El Paso’s city attorney on preparation for Title 42’s end

Immigration

(NewsNation) — El Paso is one of many Texas border states preparing for an increase in migrant crossings as Title 42 is set to end Wednesday.

Karla Nieman, the city attorney of El Paso, told NewsNation they’re working with state and federal officials to gear up for the influx, and they’re continuing to ask for assistance at all levels.

“We have several contingency plans in place,” she said.

El Paso Mayor Oscar Lesser declared a state of emergency on Saturday. Nieman said the state of emergency allows the city to ask state and federal officials for additional resources.

“The National Guard, likely the Red Cross, and various other nonprofit organizations have come together to prep various different shelters in order for us to be able to have housing, first aid, food and transportation for these folks,” Nieman said.

While El Paso is a welcoming community, Nieman said the biggest misconception in the rest of the country is that there’s no separation between the city and Mexico.

“Because we’ve been on the border we have seen migration for over 300 years. It’s not uncommon,” she said. “Unlike California or Arizona, our border is adjacent; there is zero separation. So the axis for migrants legal and illegal is it’s very easy to come across the border right now.”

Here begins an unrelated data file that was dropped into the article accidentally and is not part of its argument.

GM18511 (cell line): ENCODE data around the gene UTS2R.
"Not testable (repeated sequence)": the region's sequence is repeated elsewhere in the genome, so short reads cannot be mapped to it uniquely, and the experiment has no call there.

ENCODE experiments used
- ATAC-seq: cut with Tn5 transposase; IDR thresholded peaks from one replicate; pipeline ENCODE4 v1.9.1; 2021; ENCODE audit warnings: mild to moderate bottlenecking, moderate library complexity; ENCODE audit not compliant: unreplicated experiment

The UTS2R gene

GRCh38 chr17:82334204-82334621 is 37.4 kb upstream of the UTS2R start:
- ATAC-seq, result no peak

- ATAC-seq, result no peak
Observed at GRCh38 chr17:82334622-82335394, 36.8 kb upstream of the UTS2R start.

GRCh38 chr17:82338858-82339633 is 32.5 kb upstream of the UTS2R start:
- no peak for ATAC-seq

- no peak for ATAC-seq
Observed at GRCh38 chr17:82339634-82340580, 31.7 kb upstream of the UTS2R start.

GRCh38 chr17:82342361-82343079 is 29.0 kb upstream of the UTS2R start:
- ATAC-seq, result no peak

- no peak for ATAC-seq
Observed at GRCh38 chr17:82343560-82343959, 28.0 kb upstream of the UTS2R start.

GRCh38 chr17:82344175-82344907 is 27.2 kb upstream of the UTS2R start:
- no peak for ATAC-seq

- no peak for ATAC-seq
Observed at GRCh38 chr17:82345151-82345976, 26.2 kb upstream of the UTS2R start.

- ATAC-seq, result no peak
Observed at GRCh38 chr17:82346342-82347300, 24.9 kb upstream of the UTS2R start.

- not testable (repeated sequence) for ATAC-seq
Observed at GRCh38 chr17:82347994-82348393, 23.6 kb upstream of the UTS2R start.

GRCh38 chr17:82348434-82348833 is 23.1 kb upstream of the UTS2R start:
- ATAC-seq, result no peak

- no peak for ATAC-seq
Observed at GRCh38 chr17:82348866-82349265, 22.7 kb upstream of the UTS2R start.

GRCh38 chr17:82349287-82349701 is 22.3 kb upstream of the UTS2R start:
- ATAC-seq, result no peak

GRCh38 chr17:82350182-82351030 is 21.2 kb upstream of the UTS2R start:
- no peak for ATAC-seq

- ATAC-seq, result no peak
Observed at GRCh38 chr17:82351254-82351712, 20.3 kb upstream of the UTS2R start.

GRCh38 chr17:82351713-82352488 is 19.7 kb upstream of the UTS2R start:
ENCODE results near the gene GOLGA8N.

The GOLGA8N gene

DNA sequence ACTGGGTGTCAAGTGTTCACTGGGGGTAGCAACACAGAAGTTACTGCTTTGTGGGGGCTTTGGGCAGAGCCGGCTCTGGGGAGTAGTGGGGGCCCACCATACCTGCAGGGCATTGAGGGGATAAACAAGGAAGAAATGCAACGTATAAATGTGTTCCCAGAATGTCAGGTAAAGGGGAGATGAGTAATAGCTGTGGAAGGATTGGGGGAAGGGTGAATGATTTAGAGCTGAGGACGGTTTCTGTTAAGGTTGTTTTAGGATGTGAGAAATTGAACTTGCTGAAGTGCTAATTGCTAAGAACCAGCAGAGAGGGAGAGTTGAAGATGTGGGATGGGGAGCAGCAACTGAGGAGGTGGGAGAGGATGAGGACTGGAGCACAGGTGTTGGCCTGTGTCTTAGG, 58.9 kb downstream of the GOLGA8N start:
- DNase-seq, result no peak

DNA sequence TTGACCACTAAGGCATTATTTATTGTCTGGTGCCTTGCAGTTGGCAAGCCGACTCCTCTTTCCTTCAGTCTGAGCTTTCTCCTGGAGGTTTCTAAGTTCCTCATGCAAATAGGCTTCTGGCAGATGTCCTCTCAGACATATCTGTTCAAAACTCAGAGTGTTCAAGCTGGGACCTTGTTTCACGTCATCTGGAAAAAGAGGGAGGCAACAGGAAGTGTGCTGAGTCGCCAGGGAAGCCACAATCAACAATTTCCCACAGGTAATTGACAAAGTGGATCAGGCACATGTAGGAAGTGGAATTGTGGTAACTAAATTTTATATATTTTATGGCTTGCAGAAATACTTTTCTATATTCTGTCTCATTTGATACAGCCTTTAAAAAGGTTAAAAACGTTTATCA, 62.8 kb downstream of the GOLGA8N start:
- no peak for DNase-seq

Nieman said their greatest need right now is housing and transportation.

El Paso is regionally isolated from the rest of the state, so the amount of transportation out of the city is limited, especially during the holiday season.

“Our airport is also housing up to 600 people a night, who already have tickets and are waiting to depart, but with holiday travel, tickets are limited and travel is already saturated,” she said.

Another concern is that it is supposed to be extremely cold in Texas this week with below-zero windchills in some parts of the state by Friday, forecasters said.

“It becomes very dangerous, especially the children and the elderly,” Nieman said. “We do have roving teams that are constantly monitoring the streets after we receive notice from CBP that they will be released either to the airport or the local bus companies. And we move them as quickly as we can either to local shelters or hotels at this point.”

Overall, Nieman said they need additional support.

“I think people need to understand that this is not a long-term solution,” she said. “We need more help on the ground and we need additional resources, more transportation and additional shelter.”

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